In enterovirus-induced cardiomyopathy, information regarding the detailed impact of natural killer (NK) cells on the outcome of the disease is limited. We therefore hypothesized that NK cells and certain NK cell receptors determine the different outcome of coxsackievirus B3 (CVB3) myocarditis. Here, we demonstrate in murine models that resistance to chronic CVB3 myocarditis in immunocompetent C57BL/6 mice is characterized by significantly more mature CD11b(high) NK cells, the presence of NKG2D on NK cells, and enhanced NKG2D-dependent cytotoxicity compared to CVB3-susceptible A.BY/SnJ mice. The highly protective role of NKG2D in myocarditis was further proven by in vivo neutralization of NKG2D as well as in NKG2D-deficient mice but was shown to be independent of CD8(+) T-cell-dependent immunity. Moreover, the adoptive transfer of immunocompetent C57BL/6 NK cells pre- (day -1) as well as post-infectionem (day +2) displayed the potential to prevent permissive A.BY/SnJ mice from a progressive outcome of CVB3 myocarditis reflected by significantly improved cardiopathology and heart function. Altogether, our results provide firm evidence for a protective role of NKG2D-activated NK cells in CVB3 myocarditis leading to an effective virus clearance, thus offering novel therapeutic options in the treatment of virus-induced myocarditis.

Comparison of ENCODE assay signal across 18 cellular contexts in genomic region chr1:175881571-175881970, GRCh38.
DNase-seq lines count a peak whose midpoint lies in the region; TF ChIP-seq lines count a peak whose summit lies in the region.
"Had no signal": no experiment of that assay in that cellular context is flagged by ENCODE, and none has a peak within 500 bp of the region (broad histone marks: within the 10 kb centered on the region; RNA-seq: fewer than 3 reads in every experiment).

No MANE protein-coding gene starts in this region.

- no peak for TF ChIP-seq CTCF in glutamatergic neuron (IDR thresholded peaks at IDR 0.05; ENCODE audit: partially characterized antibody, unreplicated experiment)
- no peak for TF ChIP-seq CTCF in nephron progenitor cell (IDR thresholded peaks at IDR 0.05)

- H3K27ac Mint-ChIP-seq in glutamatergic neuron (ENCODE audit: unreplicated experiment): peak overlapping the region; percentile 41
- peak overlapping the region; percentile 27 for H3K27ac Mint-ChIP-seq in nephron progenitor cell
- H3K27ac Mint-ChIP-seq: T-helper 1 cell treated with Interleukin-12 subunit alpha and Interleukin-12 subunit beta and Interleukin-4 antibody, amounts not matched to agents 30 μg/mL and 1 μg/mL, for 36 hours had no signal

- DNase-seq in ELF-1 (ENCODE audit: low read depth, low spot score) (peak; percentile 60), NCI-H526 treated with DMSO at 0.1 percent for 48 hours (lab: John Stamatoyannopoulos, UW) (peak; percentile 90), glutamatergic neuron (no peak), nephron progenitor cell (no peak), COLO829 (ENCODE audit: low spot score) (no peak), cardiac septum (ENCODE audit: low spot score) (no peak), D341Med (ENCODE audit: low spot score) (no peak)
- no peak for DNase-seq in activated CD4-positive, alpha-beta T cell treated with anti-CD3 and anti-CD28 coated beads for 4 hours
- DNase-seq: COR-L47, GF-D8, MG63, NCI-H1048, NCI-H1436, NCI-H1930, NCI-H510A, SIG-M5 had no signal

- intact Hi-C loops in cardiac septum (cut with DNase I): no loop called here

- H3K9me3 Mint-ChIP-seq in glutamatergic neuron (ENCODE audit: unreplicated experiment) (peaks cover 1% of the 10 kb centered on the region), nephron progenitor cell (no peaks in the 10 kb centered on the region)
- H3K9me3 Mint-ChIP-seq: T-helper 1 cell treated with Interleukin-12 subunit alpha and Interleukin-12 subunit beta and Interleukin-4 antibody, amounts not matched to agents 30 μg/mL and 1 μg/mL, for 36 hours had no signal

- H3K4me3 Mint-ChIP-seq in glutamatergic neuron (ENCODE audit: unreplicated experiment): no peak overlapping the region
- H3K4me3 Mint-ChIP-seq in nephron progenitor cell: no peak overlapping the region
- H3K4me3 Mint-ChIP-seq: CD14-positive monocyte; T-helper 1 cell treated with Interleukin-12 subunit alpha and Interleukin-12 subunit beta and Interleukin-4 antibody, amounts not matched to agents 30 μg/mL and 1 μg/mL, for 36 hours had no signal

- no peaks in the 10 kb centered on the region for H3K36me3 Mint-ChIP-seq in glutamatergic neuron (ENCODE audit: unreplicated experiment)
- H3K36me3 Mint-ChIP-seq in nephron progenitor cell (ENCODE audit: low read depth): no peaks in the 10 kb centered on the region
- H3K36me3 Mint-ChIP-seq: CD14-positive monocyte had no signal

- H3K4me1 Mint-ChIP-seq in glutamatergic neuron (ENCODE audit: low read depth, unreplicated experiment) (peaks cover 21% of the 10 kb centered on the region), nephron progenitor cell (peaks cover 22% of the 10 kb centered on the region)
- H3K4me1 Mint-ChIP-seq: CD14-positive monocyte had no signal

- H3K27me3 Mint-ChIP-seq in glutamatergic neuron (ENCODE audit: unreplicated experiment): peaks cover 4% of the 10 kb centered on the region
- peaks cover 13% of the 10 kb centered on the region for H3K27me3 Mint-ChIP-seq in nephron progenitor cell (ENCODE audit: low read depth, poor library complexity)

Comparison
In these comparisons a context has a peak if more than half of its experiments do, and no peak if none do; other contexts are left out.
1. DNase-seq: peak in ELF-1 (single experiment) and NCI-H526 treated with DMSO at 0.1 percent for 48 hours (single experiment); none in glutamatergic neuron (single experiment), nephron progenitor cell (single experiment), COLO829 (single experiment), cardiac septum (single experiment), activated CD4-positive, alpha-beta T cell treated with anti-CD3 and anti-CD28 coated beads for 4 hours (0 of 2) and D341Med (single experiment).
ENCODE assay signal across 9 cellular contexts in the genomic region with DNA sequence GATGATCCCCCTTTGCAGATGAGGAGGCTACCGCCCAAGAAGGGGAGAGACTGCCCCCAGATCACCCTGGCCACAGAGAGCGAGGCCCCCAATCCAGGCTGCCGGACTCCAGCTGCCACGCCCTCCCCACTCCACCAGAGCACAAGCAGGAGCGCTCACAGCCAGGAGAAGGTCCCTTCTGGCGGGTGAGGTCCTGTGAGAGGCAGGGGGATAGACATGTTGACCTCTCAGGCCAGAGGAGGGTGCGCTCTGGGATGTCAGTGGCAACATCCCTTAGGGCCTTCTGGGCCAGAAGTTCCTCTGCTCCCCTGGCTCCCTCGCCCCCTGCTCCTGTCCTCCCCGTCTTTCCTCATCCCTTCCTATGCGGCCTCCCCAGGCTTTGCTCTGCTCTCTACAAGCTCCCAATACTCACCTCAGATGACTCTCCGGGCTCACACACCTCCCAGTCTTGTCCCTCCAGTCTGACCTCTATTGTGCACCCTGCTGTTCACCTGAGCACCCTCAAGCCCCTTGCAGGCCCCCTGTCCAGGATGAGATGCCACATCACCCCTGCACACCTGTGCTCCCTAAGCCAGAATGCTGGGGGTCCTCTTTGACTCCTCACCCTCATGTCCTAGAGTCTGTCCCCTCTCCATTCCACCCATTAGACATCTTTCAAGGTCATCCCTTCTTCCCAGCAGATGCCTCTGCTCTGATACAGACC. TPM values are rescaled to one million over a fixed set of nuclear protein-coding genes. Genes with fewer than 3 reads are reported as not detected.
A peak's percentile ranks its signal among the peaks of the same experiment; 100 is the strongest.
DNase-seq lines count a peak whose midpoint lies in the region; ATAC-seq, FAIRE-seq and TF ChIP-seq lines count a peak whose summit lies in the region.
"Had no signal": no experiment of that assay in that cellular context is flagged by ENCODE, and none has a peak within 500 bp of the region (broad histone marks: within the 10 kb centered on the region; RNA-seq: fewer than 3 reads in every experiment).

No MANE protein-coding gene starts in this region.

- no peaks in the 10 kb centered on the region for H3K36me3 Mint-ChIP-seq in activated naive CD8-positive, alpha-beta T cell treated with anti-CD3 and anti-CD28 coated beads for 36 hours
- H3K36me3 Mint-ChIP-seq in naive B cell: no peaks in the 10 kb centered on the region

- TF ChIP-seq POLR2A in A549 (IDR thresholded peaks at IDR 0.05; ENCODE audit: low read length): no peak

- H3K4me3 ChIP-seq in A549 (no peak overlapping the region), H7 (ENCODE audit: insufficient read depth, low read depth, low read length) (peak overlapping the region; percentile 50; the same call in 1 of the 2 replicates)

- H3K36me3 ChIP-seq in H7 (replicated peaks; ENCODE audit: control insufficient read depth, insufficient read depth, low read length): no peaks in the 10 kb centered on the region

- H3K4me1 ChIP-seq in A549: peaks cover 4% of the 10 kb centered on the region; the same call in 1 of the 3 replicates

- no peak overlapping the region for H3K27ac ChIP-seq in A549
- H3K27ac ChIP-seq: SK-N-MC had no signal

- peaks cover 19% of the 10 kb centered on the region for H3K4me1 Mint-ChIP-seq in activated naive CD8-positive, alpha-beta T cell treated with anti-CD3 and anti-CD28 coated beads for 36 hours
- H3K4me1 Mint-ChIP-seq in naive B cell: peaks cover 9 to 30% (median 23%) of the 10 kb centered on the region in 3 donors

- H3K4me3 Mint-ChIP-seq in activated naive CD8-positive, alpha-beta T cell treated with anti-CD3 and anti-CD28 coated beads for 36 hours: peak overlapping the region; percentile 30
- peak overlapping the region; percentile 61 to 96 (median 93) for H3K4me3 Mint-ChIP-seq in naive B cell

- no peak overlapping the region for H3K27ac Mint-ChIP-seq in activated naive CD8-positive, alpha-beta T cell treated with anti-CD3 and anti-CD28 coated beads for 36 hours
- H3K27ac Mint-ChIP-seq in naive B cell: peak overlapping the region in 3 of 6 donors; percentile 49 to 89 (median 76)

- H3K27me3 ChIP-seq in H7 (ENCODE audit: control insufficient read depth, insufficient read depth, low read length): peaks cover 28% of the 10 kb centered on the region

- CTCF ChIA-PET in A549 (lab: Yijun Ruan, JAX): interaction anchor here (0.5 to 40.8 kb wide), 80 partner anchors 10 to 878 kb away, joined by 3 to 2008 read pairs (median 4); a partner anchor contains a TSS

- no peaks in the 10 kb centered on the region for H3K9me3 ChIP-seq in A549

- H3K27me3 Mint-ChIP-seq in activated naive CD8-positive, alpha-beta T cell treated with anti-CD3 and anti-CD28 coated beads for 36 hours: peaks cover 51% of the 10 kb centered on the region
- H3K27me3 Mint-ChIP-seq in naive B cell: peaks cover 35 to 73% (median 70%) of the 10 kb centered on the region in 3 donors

Keywords: NKG2D; natural killer cells; virus-induced cardiomyopathy.
Copyright © 2014 Pathological Society of Great Britain and Ireland. Published by John Wiley & Sons, Ltd.